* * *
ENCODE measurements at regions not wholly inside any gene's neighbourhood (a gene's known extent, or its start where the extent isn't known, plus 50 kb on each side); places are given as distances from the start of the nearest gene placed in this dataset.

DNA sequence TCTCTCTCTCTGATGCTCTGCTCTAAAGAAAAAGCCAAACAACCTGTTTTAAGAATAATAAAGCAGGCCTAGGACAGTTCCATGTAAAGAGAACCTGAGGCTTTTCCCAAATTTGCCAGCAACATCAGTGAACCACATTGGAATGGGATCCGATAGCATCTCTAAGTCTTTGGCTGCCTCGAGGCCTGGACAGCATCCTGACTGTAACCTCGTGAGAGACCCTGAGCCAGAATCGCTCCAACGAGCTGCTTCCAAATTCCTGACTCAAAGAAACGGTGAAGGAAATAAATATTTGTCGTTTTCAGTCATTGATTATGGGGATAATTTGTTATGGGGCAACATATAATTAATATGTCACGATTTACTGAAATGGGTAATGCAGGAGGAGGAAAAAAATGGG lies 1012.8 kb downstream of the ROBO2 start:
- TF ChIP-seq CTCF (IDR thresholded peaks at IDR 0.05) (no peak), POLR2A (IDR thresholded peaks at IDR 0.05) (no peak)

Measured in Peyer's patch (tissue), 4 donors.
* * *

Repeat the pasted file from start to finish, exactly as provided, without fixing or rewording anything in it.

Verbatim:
ENCODE measurements at regions not wholly inside any gene's neighbourhood (a gene's known extent, or its start where the extent isn't known, plus 50 kb on each side); places are given as distances from the start of the nearest gene placed in this dataset.

DNA sequence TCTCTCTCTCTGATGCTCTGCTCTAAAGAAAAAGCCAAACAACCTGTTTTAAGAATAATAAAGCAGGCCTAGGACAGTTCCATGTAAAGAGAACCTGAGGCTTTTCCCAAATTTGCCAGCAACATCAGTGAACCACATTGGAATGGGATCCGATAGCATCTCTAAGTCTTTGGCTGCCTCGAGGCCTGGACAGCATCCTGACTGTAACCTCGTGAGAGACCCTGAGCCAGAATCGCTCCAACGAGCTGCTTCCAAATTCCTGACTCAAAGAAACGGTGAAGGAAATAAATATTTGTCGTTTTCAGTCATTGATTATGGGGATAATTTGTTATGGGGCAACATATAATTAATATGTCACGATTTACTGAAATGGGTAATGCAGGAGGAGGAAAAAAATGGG lies 1012.8 kb downstream of the ROBO2 start:
- TF ChIP-seq CTCF (IDR thresholded peaks at IDR 0.05) (no peak), POLR2A (IDR thresholded peaks at IDR 0.05) (no peak)

Measured in Peyer's patch (tissue), 4 donors.